A decadeslong friendship between the writer and his former father-in-law, revealed in a collection of letters, notes and transcripts.
Only three years separate Dark and Shepard, and in this engaging correspondence, we see the evolution of their relationship. They were buddies earlier, and they remained close despite Shepard’s rise to celebrity as a playwright and actor. Oddly, neither seems to have thought about going online (computers are not mentioned), so—except for the transcriptions of taped conversations—the volume has the feel of an earlier age. Editor Hammett notes that he has not assembled a complete collection but has edited heavily, arranging the pieces to tell a narrative, excising what he deemed repetitive or excessively quotidian (though some of the latter remains). The correspondence from both parties is rich with allusions to the writers they admire—principally Kerouac and Beckett, though many others appear as well, including Melville, Lardner, C.S. Lewis, Saroyan, Chekhov and Dickey. They write occasionally about money (the lack thereof) and about writing. The title comes from a play they began working on together but never finished. (One transcript records an initial plotting session.) Health issues occur continually (Dark’s wife declines as the book progresses), as do comments about life and writing. In 2008, Shepard wrote: “I continue to write because basically that’s all I’ve found I can really do.” Shepard’s career ignited, he wrote more often about his travels, his film and stage projects, and his relationship with actress Jessica Lange. And Dark becomes more of a fan than a potential literary collaborator. By the end, they are discussing the very letters project that became the book.
A bright pathway directly into the hearts and minds of two compelling men.
Privately published by Strunk of Cornell in 1918 and revised by his student E. B. White in 1959, that "little book" is back again with more White updatings.
Stricter than, say, Bergen Evans or W3 ("disinterested" means impartial — period), Strunk is in the last analysis (whoops — "A bankrupt expression") a unique guide (which means "without like or equal").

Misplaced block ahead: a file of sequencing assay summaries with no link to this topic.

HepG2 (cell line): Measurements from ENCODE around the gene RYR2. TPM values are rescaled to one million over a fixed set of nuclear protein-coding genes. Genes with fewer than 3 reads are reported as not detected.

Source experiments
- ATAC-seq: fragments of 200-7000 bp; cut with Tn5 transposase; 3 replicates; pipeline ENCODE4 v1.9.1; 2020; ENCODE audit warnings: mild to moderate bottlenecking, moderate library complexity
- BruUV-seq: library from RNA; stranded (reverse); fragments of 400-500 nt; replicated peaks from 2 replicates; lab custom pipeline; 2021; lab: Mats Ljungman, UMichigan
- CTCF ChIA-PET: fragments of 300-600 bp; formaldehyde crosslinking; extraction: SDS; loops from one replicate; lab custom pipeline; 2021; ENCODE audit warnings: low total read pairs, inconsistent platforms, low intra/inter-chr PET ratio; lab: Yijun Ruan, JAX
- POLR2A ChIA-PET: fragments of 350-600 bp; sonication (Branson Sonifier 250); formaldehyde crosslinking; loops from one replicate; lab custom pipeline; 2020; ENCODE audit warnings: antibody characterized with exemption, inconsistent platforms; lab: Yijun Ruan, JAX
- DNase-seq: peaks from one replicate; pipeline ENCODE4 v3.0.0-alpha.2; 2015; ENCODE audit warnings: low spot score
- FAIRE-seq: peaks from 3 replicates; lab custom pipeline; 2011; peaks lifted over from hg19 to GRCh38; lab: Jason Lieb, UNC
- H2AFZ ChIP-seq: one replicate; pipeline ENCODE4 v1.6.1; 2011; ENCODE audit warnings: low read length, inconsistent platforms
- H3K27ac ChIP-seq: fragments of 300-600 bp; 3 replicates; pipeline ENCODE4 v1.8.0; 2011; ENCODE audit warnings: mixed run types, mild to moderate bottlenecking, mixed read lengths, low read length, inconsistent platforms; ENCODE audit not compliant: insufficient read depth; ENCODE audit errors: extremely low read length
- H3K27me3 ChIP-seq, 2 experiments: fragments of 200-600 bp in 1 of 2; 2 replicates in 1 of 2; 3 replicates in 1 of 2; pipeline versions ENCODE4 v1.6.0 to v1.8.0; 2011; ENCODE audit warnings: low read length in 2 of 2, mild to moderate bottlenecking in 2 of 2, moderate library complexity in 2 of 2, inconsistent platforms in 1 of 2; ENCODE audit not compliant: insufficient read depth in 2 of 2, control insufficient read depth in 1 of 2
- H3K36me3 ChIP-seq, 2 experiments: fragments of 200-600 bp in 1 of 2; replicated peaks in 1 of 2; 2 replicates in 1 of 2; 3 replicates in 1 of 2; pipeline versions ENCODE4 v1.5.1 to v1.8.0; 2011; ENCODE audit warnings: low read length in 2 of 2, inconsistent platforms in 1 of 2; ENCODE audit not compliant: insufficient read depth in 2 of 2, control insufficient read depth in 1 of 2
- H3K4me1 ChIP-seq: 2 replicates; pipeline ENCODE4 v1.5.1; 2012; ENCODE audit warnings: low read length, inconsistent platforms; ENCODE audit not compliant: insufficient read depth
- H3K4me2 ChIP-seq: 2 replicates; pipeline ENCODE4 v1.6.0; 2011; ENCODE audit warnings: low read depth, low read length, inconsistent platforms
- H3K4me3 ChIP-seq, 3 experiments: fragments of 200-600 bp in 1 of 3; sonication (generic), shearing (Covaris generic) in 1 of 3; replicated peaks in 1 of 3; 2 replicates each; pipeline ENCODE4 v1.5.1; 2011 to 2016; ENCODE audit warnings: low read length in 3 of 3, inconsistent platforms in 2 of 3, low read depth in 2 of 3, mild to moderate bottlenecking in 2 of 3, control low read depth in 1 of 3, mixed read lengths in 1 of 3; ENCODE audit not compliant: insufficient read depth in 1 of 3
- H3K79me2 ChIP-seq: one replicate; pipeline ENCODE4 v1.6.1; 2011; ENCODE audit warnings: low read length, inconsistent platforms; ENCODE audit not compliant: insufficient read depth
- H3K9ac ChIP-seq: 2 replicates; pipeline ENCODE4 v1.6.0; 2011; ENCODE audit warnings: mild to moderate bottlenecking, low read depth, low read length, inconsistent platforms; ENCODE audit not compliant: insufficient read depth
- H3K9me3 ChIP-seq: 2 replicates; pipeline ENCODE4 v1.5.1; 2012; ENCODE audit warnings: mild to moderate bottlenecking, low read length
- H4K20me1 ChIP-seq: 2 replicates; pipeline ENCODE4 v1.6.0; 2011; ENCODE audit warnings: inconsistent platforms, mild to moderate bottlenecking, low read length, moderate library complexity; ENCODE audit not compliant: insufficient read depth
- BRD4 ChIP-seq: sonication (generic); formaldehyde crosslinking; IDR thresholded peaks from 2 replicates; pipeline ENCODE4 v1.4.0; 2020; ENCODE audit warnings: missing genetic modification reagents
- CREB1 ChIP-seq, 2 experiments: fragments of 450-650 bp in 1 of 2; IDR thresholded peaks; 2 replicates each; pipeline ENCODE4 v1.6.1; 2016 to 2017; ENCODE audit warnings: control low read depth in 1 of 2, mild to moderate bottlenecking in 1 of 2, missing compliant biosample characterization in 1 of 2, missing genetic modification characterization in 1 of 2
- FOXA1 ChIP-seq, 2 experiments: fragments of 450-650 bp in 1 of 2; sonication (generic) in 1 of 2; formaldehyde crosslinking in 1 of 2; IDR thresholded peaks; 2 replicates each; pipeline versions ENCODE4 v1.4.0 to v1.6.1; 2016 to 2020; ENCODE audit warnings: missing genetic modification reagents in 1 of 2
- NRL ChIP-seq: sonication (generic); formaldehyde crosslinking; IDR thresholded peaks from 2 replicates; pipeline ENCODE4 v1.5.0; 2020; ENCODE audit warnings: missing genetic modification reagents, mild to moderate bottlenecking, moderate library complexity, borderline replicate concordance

Noted jazz and pop record producer Thiele offers a chatty autobiography. Aided by record-business colleague Golden, Thiele traces his career from his start as a ``pubescent, novice jazz record producer'' in the 1940s through the '50s, when he headed Coral, Dot, and Roulette Records, and the '60s, when he worked for ABC and ran the famous Impulse! jazz label. At Coral, Thiele championed the work of ``hillbilly'' singer Buddy Holly, although the only sessions he produced with Holly were marred by saccharine strings. The producer specialized in more mainstream popsters like the irrepressibly perky Teresa Brewer (who later became his fourth wife) and the bubble-machine muzak-meister Lawrence Welk. At Dot, Thiele was instrumental in recording Jack Kerouac's famous beat- generation ramblings to jazz accompaniment (recordings that Dot's president found ``pornographic''), while also overseeing a steady stream of pop hits. He then moved to the Mafia-controlled Roulette label, where he observed the ``silk-suited, pinky-ringed'' entourage who frequented the label's offices. Incredibly, however, Thiele remembers the famously hard-nosed Morris Levy, who ran the label and was eventually convicted of extortion, as ``one of the kindest, most warm-hearted, and classiest music men I have ever known.'' At ABC/Impulse!, Thiele oversaw the classic recordings of John Coltrane, although he is the first to admit that Coltrane essentially produced his own sessions. Like many producers of the day, Thiele participated in the ownership of publishing rights to some of the songs he recorded; he makes no apology for this practice, which he calls ``entirely appropriate and without any ethical conflicts.'' A pleasant, if not exactly riveting, memoir that will be of most interest to those with a thirst for cocktail-hour stories of the record biz. (25 halftones, not seen)